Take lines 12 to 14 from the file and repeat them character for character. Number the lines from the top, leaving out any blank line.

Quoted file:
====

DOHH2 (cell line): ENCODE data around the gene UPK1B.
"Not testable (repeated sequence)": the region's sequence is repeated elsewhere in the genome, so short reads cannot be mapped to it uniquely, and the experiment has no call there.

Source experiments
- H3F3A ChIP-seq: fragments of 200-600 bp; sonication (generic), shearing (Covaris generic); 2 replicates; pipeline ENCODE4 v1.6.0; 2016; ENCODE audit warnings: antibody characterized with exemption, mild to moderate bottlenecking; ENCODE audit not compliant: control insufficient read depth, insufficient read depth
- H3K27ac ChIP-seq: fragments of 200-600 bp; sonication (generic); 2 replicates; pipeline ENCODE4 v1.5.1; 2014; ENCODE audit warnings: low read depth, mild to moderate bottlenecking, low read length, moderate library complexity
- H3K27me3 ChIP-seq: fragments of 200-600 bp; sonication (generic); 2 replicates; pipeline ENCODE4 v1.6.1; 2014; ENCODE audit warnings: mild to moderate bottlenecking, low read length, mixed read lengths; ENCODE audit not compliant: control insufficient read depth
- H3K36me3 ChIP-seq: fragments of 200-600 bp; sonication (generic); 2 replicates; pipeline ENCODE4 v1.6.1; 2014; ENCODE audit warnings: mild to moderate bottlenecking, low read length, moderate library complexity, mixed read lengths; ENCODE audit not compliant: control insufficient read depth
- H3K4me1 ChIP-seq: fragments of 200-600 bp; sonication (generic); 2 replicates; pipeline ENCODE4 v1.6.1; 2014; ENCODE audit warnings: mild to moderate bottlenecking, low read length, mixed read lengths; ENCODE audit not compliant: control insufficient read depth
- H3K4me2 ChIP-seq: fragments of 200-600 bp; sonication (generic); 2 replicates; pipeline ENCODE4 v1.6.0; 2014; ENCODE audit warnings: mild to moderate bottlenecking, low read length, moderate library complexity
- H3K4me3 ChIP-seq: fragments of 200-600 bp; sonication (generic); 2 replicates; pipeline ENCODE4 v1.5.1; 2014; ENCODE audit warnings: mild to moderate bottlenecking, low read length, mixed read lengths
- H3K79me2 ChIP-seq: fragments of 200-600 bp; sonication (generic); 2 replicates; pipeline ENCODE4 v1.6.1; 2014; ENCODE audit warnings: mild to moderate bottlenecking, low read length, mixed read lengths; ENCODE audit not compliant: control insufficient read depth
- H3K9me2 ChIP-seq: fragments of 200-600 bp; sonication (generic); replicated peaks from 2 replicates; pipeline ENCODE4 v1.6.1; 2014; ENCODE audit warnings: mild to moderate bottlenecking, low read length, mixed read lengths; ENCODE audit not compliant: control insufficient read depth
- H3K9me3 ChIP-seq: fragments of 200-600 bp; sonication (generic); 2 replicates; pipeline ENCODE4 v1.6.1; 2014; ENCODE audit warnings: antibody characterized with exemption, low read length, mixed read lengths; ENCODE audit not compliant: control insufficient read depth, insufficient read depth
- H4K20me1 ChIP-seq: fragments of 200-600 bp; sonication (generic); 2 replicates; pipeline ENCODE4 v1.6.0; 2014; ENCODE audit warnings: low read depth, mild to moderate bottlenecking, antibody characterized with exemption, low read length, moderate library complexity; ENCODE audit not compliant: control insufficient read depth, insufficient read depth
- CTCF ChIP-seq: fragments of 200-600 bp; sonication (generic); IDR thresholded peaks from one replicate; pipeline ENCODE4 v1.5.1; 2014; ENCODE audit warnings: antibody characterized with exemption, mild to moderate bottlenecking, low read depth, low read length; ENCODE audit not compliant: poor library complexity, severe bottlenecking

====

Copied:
- H3K9me2 ChIP-seq: fragments of 200-600 bp; sonication (generic); replicated peaks from 2 replicates; pipeline ENCODE4 v1.6.1; 2014; ENCODE audit warnings: mild to moderate bottlenecking, low read length, mixed read lengths; ENCODE audit not compliant: control insufficient read depth
- H3K9me3 ChIP-seq: fragments of 200-600 bp; sonication (generic); 2 replicates; pipeline ENCODE4 v1.6.1; 2014; ENCODE audit warnings: antibody characterized with exemption, low read length, mixed read lengths; ENCODE audit not compliant: control insufficient read depth, insufficient read depth
- H4K20me1 ChIP-seq: fragments of 200-600 bp; sonication (generic); 2 replicates; pipeline ENCODE4 v1.6.0; 2014; ENCODE audit warnings: low read depth, mild to moderate bottlenecking, antibody characterized with exemption, low read length, moderate library complexity; ENCODE audit not compliant: control insufficient read depth, insufficient read depth